Types of Interpretation
Consecutive interpretation is a form of interpretation where the interpreter waits for the end of a phrase, sentence, or even a paragraph before interpreting what the speaker has said into a different language.
Consecutive interpreters take notes during the speech to aid memory and the interpretation is usually quite accurate.
In Simultaneous Interpretation, the interpreter speaks quietly into a microphone at the same time as the speaker talks. His words are transmitted wirelessly to audience member headsets, and unlike with consecutive interpretation, the speaker is never interrupted. The interpreter works at the same speed as the speaker, rephrasing as necessary to convey the speaker's meaning.
Simultaneous Interpretation is is often used in situations where audience members speak many different languages, as at the United Nations, international business conferences, training sessions, or in situations where only a few members of the audience need interpretation.
A benefit to simultaneous interpretation is that audience members hear the content at the same time as they see the speaker's facial expressions and gestures, often resulting in a better overall experience. Additionally, because the presentation is never interrupted for the interpreter, the presentation time is not extended as it is in consecutive interpretation.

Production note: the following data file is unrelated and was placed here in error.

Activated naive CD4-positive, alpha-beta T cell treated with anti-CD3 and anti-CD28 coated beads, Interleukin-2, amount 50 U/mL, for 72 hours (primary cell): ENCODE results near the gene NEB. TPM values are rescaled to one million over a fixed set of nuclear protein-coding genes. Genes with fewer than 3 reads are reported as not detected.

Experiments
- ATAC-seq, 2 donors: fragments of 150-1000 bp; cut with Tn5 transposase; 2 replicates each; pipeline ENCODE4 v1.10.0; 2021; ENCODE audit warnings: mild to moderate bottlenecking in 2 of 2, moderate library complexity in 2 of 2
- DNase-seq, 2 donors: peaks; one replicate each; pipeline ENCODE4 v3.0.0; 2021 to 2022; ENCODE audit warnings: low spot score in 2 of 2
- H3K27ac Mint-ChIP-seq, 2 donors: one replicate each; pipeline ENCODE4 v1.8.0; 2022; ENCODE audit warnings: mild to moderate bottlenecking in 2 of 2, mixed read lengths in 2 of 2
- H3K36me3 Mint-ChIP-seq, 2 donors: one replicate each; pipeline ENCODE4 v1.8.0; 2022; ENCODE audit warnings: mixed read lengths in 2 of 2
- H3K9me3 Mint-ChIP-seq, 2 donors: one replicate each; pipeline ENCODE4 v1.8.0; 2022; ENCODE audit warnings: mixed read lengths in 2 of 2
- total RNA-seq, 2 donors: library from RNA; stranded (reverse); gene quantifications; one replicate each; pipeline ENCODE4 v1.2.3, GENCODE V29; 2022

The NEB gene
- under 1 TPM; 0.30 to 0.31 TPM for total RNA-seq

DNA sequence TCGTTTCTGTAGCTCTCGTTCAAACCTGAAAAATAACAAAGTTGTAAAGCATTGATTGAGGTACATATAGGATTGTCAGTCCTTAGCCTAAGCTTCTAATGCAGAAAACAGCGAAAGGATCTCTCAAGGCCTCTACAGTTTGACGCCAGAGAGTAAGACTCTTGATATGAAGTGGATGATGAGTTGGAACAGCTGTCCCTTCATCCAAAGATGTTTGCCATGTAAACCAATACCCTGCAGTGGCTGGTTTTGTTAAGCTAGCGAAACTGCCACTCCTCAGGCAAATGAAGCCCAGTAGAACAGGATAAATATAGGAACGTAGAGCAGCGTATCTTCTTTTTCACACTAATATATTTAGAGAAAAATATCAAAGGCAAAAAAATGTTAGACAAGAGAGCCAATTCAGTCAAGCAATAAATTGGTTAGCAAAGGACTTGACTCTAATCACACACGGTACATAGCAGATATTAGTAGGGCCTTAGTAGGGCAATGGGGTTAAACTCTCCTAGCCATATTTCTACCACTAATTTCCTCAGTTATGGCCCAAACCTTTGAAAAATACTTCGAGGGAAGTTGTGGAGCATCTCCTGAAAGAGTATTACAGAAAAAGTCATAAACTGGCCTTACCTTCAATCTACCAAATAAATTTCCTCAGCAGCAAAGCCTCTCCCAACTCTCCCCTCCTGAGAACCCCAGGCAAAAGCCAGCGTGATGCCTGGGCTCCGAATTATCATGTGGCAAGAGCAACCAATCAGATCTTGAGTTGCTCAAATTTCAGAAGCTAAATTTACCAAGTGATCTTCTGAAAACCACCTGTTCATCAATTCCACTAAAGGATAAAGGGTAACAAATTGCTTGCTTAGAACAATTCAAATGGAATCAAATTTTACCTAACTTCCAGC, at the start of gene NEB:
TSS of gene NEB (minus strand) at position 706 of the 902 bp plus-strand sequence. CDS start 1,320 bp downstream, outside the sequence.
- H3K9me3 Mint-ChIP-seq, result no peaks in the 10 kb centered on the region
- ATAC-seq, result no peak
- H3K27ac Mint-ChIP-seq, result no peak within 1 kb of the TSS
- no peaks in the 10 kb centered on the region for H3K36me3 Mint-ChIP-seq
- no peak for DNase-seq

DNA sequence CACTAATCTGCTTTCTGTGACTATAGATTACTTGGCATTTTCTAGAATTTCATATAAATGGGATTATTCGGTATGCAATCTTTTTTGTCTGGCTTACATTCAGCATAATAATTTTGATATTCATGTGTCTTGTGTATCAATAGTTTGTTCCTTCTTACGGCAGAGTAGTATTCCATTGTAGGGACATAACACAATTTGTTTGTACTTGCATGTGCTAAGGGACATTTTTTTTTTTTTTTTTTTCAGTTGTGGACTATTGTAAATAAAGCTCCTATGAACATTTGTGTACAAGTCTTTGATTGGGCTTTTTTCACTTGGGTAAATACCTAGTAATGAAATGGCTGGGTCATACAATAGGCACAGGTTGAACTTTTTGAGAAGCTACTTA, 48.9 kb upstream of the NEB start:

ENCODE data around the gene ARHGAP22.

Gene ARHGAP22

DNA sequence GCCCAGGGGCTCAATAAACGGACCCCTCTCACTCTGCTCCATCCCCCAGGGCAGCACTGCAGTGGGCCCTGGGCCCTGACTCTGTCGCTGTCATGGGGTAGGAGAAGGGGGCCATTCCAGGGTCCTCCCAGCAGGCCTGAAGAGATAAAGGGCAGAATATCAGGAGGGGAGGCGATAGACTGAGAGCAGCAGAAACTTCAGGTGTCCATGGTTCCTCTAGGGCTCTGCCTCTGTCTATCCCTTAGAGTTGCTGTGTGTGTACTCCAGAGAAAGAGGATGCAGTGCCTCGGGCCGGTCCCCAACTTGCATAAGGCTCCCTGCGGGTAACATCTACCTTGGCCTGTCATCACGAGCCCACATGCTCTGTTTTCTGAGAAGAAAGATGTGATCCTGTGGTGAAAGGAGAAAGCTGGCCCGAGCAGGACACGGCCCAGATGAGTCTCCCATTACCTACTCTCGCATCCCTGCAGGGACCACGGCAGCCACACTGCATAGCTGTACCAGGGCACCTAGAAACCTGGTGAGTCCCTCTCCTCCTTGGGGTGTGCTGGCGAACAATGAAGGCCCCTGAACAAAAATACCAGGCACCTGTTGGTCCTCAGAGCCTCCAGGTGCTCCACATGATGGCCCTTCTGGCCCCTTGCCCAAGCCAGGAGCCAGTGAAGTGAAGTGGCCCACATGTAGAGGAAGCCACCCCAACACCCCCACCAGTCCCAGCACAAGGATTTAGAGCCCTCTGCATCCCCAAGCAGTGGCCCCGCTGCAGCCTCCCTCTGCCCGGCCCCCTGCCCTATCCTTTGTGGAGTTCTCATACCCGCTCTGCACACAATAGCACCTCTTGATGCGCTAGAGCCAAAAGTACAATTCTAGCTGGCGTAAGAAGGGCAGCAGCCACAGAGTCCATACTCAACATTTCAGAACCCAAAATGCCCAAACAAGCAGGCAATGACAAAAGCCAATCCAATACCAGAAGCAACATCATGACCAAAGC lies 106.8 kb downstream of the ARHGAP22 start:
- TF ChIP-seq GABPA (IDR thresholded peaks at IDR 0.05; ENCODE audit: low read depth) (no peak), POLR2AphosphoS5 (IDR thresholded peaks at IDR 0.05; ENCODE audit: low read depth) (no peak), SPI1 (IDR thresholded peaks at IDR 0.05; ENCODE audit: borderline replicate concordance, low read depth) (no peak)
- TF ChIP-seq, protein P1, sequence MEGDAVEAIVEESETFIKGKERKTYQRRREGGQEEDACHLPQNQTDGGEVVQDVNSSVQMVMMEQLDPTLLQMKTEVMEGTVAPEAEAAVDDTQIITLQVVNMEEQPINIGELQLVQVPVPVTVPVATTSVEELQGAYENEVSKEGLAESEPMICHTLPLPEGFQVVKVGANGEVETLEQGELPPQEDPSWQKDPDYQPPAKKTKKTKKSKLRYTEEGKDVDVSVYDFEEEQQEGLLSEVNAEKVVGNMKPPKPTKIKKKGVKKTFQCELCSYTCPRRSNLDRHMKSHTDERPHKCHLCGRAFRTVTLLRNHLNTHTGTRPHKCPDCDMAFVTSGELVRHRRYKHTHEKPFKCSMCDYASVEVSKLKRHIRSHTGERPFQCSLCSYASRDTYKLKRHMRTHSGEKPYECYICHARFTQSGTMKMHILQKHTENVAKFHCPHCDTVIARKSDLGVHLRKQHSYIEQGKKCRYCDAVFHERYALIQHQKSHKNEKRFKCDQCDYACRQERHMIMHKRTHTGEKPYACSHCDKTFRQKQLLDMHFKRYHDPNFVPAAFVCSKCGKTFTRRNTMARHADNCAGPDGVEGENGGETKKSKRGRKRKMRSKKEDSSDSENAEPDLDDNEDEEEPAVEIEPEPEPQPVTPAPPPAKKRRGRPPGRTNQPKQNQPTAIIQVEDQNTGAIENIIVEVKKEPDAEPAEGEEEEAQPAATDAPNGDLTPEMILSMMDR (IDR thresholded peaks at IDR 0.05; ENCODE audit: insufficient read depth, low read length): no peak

Phone interpretation can be two-way or a conference call with multiple people. The interpreter listens to the conversation and translates consecutively or simultaneously. Often the interpreter is at a different location than the primary callers.
Escort interpretation is when a group or individual on a tour speaks a different language than the tour guide. The interpreter travels with the group providing either simultaneous or consecutive interpretation as needed.
In sight translation, the interpreter orally translates a written document, sometimes with little or no preparation. This is usually to relay key information and allow a meeting or other session to proceed.
In the legal system, sight translation may be needed for trial preparation or to translate exhibits or documents submitted in foreign languages. In a hospital, a patient may need essential information in a medical brochure on surgical procedures. In a community care setting, critical documents can describe program policies and legal rights.
In some situations, formal translation is preferable to sight translation to ensure that critical information is not misunderstood. For example, when the safety of a patient is at stake:
To speak with a RABI representative about your interpretation needs, please call or email us today.